Dismantling a Youth Gang

While working as an armed probation officer and investigator in Westchester County, N.Y., it became clear to me that criminal youth gangs were active and operating under the noses of the authorities in my jurisdiction.

While working as an armed probation officer and investigator in Westchester County, N.Y., it became clear to me that criminal youth gangs were active and operating under the noses of the authorities in my jurisdiction.

My observations came in the spring of 1990, during my five-year assignment with the New York State Family Court Unit. My administrators initially didn't believe these observations, and told me, "Youth gangs do not exist." I began documenting my observations.

These juvenile delinquents smoked marijuana cigars known as "blunts" in plain view because the casual observer thought they only saw the youths smoking cigars.

In addition to smoking dope, individual juveniles drank beer from bottles that were wrapped in a brown paper bag. Unlike most common street gangs, they rarely shared the same beer bottle with other youths because everyone in the gang could afford their own bottle. They also brazenly consumed prescription pills of all sorts that were hidden inside containers of familiar candies, such as M&M's. Visitors often smuggled illegal prescription pills into the state's former Division for Youth Detention facility.

The young delinquents were often engaged in gang-like activities such as participating in signature graffiti (tagging), wearing specific colored clothing, performing the same greeting rituals, and engaging in the same initiations. They also used violent intimidation tactics and were often arrested together for the same crimes.

These juvenile delinquents rode bicycles and always carried pagers. They traveled on trains with their bicycles, got off at random stops, and spray painted their graffiti at the various train stations so it could be better seen by passengers. A crime often would occur after their initial "recon" in a neighborhood.

The local police weren't able to connect the activity of these juvenile delinquents in a specific area, their tagging of the location, and their subsequent crimes. I later learned that these juvenile delinquents would sell this information to middle men (known as "fences"). These middle men would travel to the designated area (marked with a specific signature graffiti or tags) commit a crime such as burglary, and board the return train with their stolen goods.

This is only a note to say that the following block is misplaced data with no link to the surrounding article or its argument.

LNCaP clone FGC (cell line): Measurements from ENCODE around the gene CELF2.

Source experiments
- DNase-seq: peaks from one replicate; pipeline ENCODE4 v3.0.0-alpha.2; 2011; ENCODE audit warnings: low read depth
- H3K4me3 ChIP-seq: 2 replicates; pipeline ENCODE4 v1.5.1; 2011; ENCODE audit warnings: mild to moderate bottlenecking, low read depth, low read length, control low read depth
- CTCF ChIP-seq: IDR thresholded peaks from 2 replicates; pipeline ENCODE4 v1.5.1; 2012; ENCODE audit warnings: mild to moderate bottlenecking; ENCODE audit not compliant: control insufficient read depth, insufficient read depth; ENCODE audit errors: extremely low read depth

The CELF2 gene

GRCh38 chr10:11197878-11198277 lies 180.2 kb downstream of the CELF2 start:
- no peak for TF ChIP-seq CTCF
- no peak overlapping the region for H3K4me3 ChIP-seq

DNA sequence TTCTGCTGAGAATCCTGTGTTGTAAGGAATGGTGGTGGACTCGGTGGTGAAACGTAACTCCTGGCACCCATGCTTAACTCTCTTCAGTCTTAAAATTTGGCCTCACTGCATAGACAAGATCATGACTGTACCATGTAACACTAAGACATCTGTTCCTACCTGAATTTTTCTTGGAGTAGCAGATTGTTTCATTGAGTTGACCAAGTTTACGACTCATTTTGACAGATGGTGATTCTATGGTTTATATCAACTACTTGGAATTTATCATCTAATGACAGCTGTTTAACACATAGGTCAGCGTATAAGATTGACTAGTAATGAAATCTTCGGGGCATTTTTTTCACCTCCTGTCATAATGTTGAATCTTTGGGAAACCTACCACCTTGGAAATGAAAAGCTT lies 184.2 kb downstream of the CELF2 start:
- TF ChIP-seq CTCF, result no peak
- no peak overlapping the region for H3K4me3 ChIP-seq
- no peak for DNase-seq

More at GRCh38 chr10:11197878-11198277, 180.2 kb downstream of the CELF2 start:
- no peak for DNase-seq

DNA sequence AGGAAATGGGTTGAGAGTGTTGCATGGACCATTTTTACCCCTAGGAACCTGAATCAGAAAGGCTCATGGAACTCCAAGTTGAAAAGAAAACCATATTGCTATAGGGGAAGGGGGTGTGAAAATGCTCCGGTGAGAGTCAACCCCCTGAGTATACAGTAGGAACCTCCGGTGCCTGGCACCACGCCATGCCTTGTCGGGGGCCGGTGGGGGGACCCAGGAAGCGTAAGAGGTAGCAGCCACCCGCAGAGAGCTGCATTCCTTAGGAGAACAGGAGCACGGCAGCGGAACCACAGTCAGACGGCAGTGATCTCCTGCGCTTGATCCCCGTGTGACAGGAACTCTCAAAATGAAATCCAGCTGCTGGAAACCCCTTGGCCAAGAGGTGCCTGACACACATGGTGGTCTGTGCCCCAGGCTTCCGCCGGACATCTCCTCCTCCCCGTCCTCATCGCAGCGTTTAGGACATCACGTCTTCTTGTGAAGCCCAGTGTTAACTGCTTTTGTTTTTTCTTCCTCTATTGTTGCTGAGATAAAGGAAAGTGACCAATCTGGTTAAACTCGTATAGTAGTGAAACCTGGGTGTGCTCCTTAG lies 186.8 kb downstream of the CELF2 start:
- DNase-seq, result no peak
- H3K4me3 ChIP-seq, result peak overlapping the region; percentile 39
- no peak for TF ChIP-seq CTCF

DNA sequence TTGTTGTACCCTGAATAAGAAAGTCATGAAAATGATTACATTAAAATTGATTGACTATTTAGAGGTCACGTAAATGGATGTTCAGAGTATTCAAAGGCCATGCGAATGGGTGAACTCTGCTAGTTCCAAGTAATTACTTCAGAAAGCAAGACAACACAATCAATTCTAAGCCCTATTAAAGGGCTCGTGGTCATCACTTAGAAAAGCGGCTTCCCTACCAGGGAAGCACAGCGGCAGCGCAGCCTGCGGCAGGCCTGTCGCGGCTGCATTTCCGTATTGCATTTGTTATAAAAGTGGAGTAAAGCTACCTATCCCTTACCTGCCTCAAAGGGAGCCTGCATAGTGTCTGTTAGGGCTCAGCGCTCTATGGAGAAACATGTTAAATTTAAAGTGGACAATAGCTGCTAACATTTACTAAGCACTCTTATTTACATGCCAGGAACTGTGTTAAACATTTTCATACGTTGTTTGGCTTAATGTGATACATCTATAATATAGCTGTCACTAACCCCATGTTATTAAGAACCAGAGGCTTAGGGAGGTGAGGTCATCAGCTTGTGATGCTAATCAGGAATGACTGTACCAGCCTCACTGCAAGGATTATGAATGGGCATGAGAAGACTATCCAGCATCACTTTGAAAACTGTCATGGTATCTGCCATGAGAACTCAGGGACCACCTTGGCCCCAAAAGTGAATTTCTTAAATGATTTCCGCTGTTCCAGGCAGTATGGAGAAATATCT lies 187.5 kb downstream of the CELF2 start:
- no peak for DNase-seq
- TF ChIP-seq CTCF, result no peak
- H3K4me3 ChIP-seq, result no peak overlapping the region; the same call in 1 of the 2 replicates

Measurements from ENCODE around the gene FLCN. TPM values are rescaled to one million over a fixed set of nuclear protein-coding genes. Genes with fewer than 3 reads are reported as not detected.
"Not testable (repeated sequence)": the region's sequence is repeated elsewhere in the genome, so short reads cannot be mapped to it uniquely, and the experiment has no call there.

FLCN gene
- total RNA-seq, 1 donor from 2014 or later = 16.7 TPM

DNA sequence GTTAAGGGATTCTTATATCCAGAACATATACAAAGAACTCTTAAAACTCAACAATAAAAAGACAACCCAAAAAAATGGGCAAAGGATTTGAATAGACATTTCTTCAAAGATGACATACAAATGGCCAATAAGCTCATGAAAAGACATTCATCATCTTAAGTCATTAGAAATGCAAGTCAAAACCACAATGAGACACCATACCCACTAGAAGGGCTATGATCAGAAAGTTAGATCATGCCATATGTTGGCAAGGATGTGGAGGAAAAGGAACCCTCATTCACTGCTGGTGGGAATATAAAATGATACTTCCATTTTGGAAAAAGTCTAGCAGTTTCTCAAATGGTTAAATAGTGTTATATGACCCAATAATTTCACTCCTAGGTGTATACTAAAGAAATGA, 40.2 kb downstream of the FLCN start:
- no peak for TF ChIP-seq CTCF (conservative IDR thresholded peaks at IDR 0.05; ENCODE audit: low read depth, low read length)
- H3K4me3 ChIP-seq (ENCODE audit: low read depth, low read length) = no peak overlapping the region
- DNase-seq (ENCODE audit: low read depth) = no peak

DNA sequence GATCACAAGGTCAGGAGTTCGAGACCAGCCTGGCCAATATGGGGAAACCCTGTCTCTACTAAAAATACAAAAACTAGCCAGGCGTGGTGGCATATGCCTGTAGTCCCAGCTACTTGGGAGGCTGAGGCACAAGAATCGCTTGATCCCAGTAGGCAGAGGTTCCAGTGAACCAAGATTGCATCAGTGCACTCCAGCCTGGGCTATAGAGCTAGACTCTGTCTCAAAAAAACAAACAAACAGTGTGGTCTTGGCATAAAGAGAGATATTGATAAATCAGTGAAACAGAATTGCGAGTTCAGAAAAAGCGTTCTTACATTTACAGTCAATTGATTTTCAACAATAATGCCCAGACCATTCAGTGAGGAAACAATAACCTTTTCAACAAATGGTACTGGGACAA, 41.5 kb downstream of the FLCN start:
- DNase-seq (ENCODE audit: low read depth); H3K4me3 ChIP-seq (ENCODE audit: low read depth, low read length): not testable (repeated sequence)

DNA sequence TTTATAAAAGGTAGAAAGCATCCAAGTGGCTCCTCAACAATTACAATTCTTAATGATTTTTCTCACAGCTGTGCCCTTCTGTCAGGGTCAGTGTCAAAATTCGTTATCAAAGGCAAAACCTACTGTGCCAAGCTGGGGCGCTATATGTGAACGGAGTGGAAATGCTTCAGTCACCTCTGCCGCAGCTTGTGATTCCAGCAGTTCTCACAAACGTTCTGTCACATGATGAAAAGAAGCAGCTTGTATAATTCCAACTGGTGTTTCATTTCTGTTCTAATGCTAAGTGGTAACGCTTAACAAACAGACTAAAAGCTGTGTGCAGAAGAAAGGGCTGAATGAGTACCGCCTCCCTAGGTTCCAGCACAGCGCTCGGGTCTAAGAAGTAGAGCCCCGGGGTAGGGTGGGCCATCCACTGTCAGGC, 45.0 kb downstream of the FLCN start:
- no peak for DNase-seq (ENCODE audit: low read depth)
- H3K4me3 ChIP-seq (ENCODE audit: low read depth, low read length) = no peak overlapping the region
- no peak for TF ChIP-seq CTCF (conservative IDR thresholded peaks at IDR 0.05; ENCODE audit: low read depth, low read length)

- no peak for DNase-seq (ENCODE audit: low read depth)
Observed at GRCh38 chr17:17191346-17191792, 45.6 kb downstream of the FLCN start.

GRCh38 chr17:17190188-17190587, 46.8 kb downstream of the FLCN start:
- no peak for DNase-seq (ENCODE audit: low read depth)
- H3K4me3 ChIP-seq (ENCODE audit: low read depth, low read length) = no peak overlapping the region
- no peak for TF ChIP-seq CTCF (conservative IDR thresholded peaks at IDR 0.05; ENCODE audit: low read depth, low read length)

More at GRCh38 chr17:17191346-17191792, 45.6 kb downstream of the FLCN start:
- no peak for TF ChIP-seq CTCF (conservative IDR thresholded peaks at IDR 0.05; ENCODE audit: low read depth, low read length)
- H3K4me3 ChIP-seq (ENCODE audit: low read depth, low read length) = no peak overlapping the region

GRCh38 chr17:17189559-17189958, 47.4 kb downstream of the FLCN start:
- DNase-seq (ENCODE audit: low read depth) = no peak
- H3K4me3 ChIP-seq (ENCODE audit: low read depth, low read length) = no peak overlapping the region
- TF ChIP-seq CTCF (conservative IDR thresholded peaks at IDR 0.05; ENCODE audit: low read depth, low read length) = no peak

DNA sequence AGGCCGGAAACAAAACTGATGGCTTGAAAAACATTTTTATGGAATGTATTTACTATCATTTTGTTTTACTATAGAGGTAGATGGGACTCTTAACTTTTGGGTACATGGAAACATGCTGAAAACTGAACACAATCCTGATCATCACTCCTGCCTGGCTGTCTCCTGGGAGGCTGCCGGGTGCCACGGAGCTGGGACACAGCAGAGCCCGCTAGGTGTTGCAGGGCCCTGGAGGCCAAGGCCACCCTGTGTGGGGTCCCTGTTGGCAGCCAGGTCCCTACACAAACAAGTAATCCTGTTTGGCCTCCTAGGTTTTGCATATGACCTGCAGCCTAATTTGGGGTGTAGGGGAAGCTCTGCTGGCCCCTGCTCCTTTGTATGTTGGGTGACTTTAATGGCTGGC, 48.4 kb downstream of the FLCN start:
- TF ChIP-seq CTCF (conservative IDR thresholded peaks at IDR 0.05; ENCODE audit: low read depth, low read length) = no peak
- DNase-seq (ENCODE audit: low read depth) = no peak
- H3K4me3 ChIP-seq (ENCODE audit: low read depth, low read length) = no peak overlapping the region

I noticed that the crimes were generally timed to the train schedule. The mini-crime spree would start and end with the times of arriving and departing trains.

I began collecting detailed youth gang intelligence data that included their crimes, gang monikers, alias names, places of birth, names of relatives, gang geographical boundaries, prior addresses, membership status, women, children, hobbies such as chess, sports such as basketball, music, favorite drug (such as "Tango & Cash"), favorite brand of booze, favorite entertainment (such as strip clubs), favorite foods (such as "only eats at McDonald's"), clothing styles (such as "wears XXXXL"), criminal friends (subjects well known to the PD), and criminal family members.

This data would then be used to identify the areas familiar to and frequented by these gang members. Their specific signature graffiti or tags were then identified. This information would be cross-checked against the local train schedules to identify the most likely suspects. This program proved to be effective and resulted in numerous juvenile delinquent gang members being charged with criminal activity.

When discussing the intimidation tactics and violence of gangs during the 1990s, you must consider the crack-cocaine epidemic, and the invasion of the Caribbean gangs. One gang tactic that this era also brought to light was that the older gang members were using the younger gang members to transport weapons, drugs, and money.

The New York Family Court Law of this era would only sentence a convicted juvenile delinquent to a "maximum detention disposition" of 18 months. Stopping the gang's supply of juvenile delinquents would certainly qualify you for a death threat from the gang as a peace officer.

I received many of these gang death threats, including two separate "voodoo chicken" death threats. The chicken threats began when I stopped the supply of juvenile delinquents working for a particular Caribbean drug posse.

The posse left me an altar formed from a pile of dirt with a more than 3-foot bloody rooster with all of his feathers. Alcohol was sprinkled on this sacrifice, and some pennies were scattered along with some of my personal items that had been stolen from my on-duty/off-duty registered vehicle.

Another gang threat that showed up was a silver-tip, .380-caliber bullet left outside my apartment door. This was unusual because my apartment was inside a supposedly secure building. On another occasion, someone broke into my apartment and trashed everything inside that was law enforcement related. Everything else was relatively untouched. Fortunately, I didn't keep my firearms or other police equipment in my apartment.

In the end, it was the careful observation and documentation of the gang members' activities, and the detailed gang intelligence data that was recorded that made the difference in these cases. These were the vital tools that proved so effective in the dismantling of these juvenile delinquent youth gangs. Through inter-agency cooperation, and lots diligent police work, this Caribbean drug posse was eventually stopped.

Keoni May is a retired Westchester County, N.Y., probation officer and investigator.

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